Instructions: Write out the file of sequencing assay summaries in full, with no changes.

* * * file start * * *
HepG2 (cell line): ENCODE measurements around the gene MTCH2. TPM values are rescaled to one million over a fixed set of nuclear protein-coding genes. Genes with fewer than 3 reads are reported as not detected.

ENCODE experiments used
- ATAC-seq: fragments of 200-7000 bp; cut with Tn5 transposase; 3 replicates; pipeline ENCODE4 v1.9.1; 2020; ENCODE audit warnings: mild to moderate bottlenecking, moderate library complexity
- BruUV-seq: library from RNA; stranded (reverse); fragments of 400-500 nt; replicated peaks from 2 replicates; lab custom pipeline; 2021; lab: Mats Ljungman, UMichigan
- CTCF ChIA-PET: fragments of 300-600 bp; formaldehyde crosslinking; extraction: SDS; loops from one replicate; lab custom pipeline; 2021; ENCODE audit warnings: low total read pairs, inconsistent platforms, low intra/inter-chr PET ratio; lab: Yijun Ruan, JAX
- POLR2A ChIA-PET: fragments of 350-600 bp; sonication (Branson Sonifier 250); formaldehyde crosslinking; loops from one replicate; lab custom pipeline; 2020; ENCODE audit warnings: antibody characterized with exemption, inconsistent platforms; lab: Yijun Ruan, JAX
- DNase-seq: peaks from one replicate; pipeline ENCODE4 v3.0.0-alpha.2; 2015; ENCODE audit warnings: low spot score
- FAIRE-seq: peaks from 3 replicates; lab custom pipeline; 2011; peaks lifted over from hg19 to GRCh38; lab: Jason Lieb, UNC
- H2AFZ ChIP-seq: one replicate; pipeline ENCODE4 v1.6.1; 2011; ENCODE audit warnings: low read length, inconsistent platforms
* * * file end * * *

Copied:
HepG2 (cell line): ENCODE measurements around the gene MTCH2. TPM values are rescaled to one million over a fixed set of nuclear protein-coding genes. Genes with fewer than 3 reads are reported as not detected.

ENCODE experiments used
- ATAC-seq: fragments of 200-7000 bp; cut with Tn5 transposase; 3 replicates; pipeline ENCODE4 v1.9.1; 2020; ENCODE audit warnings: mild to moderate bottlenecking, moderate library complexity
- BruUV-seq: library from RNA; stranded (reverse); fragments of 400-500 nt; replicated peaks from 2 replicates; lab custom pipeline; 2021; lab: Mats Ljungman, UMichigan
- CTCF ChIA-PET: fragments of 300-600 bp; formaldehyde crosslinking; extraction: SDS; loops from one replicate; lab custom pipeline; 2021; ENCODE audit warnings: low total read pairs, inconsistent platforms, low intra/inter-chr PET ratio; lab: Yijun Ruan, JAX
- POLR2A ChIA-PET: fragments of 350-600 bp; sonication (Branson Sonifier 250); formaldehyde crosslinking; loops from one replicate; lab custom pipeline; 2020; ENCODE audit warnings: antibody characterized with exemption, inconsistent platforms; lab: Yijun Ruan, JAX
- DNase-seq: peaks from one replicate; pipeline ENCODE4 v3.0.0-alpha.2; 2015; ENCODE audit warnings: low spot score
- FAIRE-seq: peaks from 3 replicates; lab custom pipeline; 2011; peaks lifted over from hg19 to GRCh38; lab: Jason Lieb, UNC
- H2AFZ ChIP-seq: one replicate; pipeline ENCODE4 v1.6.1; 2011; ENCODE audit warnings: low read length, inconsistent platforms